Rebeca Arroyo Hornero
I obtained a first class honours degree from the University of Murcia, where my undergraduate research project focused on the role of methylation in the Rho2 GTPase activity in the fission yeast S. pombe, under the supervision of Professor Jose Cansado Vizoso. After completing my BSc, I joined Professor Shoumo Bhattacharya’s group at the University of Oxford, to undertake an internship in synthetic biology working in optimizing the galactose promoter and cyclopeptide expression regulated by two hybrid system in the yeast Saccharomyces cerevisae. I then moved to Professor Kathryn Wood’s group where I worked as a research assistant, testing the effect of immunosuppressive drugs in diverse human regulatory cell populations.
I am currently a second year DPhil student within the Transplant Research Immunology Group headed by Professor Kathryn Wood. My research focuses on optimizing cellular therapies for transplantation. Solid organ transplantation currently represents the best treatment for patients with terminal organ failure. Although current immunosuppressive drugs have been successful in reducing the incidence of acute rejection, they result in severe toxic side-effects such as malignancy, cardiovascular disease and nephrotoxicity. Understanding natural immune mechanisms that promote transplant tolerance without rendering the immune system impotent may lead to the development of safer therapies. I am particularly interested in regulatory T cells, and their potential to be used as a cell therapy in transplant patients.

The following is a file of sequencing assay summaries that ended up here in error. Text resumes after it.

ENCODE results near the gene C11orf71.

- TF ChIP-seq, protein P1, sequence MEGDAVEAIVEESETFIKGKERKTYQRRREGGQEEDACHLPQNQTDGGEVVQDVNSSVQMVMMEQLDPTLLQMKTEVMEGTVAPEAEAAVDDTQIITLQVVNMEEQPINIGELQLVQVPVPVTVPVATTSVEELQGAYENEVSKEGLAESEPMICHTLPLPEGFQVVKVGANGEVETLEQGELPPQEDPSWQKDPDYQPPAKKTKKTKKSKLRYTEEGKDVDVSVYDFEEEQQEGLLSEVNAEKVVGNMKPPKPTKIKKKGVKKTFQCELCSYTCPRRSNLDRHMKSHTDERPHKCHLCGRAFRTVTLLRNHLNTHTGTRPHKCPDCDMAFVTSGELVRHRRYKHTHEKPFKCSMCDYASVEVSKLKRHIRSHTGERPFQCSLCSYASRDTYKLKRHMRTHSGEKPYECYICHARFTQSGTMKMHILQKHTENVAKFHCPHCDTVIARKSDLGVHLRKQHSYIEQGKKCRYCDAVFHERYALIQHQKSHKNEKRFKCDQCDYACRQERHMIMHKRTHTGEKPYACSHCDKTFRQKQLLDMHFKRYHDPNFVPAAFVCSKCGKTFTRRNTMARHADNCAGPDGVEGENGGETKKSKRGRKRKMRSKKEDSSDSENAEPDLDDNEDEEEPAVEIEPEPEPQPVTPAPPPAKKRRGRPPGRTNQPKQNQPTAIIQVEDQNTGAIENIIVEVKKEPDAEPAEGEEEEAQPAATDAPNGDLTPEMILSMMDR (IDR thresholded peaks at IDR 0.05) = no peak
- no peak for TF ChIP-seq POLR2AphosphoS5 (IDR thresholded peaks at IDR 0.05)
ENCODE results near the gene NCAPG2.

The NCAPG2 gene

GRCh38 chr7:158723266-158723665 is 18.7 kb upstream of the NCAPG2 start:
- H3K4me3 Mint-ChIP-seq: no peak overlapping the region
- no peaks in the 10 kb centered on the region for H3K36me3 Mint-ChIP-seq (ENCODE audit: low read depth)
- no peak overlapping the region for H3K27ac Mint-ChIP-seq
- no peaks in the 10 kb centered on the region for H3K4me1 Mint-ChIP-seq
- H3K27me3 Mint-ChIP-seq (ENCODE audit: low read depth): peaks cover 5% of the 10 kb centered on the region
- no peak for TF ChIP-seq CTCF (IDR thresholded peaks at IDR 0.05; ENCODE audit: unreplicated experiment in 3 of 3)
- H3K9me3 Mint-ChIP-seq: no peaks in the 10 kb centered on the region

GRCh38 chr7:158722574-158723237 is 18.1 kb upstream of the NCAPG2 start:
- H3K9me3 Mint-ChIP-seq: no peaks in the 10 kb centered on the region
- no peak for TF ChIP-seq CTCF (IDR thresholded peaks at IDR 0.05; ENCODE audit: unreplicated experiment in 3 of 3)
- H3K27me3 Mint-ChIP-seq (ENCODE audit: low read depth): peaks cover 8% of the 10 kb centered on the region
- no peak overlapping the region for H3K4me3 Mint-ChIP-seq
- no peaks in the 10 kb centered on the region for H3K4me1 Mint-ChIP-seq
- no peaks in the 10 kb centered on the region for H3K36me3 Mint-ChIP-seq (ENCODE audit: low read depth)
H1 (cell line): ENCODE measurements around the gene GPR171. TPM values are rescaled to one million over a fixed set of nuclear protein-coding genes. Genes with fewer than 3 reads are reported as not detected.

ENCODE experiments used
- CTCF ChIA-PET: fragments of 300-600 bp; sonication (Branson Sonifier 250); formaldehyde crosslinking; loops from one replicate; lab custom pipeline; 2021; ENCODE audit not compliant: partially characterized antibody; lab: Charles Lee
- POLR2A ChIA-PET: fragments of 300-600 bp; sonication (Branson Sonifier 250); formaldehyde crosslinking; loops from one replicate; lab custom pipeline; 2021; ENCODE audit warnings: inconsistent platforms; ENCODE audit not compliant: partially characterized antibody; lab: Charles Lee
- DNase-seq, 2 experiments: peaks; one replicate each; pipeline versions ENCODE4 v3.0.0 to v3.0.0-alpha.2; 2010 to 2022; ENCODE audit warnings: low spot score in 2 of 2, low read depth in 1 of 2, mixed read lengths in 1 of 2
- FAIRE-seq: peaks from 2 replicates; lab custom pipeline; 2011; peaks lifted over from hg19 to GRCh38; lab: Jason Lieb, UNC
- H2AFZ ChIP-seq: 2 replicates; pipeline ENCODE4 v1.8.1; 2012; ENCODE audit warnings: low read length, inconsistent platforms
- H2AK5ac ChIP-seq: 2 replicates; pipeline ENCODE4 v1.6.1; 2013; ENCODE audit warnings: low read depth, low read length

CD45RA Distinguishes CD4+CD25+CD127-/low TSDR Demethylated Regulatory T Cell Subpopulations With Differential Stability and Susceptibility to Tacrolimus-Mediated Inhibition of Suppression.
Arroyo Hornero R. et al, (2017), Transplantation, 101, 302 - 309
Modulation of CD27/CD70 Co-Stimulatory Pathway may Allow for the Generation of a More Potent Human Regulatory T Cell Product for Cell Therapy
Arroyo Hornero RC.